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Climate strike: thousands of students take to UK streets in call to stop global warming – as it happened

The climate change strikers have found an unusual source of support: Conservative MPs who have issued comments applauding those who took time off school or college to join the protests.

They include Claire Perry, the energy minister, who said: “I’m incredibly proud of young people who feel strongly that we need to take action.” She was joined by the former higher education minister Sam Gyimah, who tweeted approvingly: “Best to see this as an applied citizenship lesson on one day of the year.”

Meanwhile, Richard Benyon, the MP for Newbury, met a group of strikers at his office in the town. “Great to chat with young people so passionate about #climatechange. Glad to be able to talk of UK’s world-leading achievements in reducing [greenhouse gas] emissions and commitments to ocean protection and end[ing] coal power generation,” he later tweeted.

Among the homemade signs on display in Newbury was one reading: “I’ll focus on my A-levels when you focus on the sea levels.”

But the official position from the Department for Education was unchanged.

“I want young people to be engaged in key issues affecting them and involving themselves in causes they care about. But let me be clear – missing class won’t do a thing to help the environment. All they will do is create extra work for teachers,” said Damian Hinds, the education secretary.

“This is ultimately a matter for headteachers to consider, but I’ve repeatedly said I don’t want teachers being burdened with extra and unnecessary workload, and that’s exactly what these strikes would lead to.”

Only a small proportion of the UK’s 8 million school pupils are likely to have taken part in today’s action, although some schools allowed pupils to join in the protests if accompanied by parents or given written permission.

While the Liberal Democrat education spokeswoman, Layla Moran, a former teacher, joined a protest in Oxford, the shadow education secretary, Angela Rayner, was more nuanced in her support: “I’m inspired by the many young people who want to support the #schoolstrike4climate movement, but I hope it can evolve so we can build on its success without the loss of time in the classroom.”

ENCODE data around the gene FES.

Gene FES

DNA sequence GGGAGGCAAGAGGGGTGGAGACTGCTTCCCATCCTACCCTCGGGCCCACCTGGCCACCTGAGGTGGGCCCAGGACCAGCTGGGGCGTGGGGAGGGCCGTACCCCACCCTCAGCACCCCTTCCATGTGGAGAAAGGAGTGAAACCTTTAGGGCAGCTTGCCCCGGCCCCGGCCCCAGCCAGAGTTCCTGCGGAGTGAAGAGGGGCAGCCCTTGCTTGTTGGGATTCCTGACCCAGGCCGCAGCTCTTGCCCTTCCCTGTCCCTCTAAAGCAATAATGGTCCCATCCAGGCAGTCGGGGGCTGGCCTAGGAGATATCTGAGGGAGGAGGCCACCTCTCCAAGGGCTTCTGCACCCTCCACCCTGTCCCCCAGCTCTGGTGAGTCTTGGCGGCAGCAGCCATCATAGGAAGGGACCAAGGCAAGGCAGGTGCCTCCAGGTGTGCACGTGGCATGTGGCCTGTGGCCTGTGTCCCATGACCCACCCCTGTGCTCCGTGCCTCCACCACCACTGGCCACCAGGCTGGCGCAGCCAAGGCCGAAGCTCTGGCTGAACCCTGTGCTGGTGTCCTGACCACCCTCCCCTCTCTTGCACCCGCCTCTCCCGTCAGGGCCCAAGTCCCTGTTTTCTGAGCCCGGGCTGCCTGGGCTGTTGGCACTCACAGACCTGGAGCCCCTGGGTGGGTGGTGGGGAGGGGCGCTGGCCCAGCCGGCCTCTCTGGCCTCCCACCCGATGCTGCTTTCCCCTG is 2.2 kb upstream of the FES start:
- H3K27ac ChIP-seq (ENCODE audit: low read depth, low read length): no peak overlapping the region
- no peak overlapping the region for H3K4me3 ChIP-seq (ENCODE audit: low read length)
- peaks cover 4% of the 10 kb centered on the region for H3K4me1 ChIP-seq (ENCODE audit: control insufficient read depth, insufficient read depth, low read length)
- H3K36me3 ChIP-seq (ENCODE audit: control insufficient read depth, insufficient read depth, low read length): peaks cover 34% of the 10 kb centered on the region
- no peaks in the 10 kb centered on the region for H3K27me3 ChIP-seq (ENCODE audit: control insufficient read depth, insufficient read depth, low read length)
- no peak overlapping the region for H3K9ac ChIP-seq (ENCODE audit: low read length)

Also in Oxford, Windmill primary school has embraced today’s climate strikes by holding a “day of learning” about global warming.

A video of Greta Thunberg speaking at last year’s UN climate change conference has proved popular with pupils, who are understandably concerned about the impact of climate change on their lives.

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Who is Greta Thunberg?

‘Never too small to make a difference’

Thunberg (16) began a solo climate protest by striking from school in Sweden in August 2018. She has since been joined by tens of thousands of school and university students in Australia, Belgium, Germany, the United States, Japan and more than a dozen other countries.

‘Irresponsible children’

Speaking at the United Nations climate conference in December 2018, she berated world leaders for behaving like irresponsible children. And in January 2019 she rounded on the global business elite in Davos: “Some people, some companies, some decision-makers in particular, have known exactly what priceless values they have been sacrificing to continue making unimaginable amounts of money. And I think many of you here today belong to that group of people.”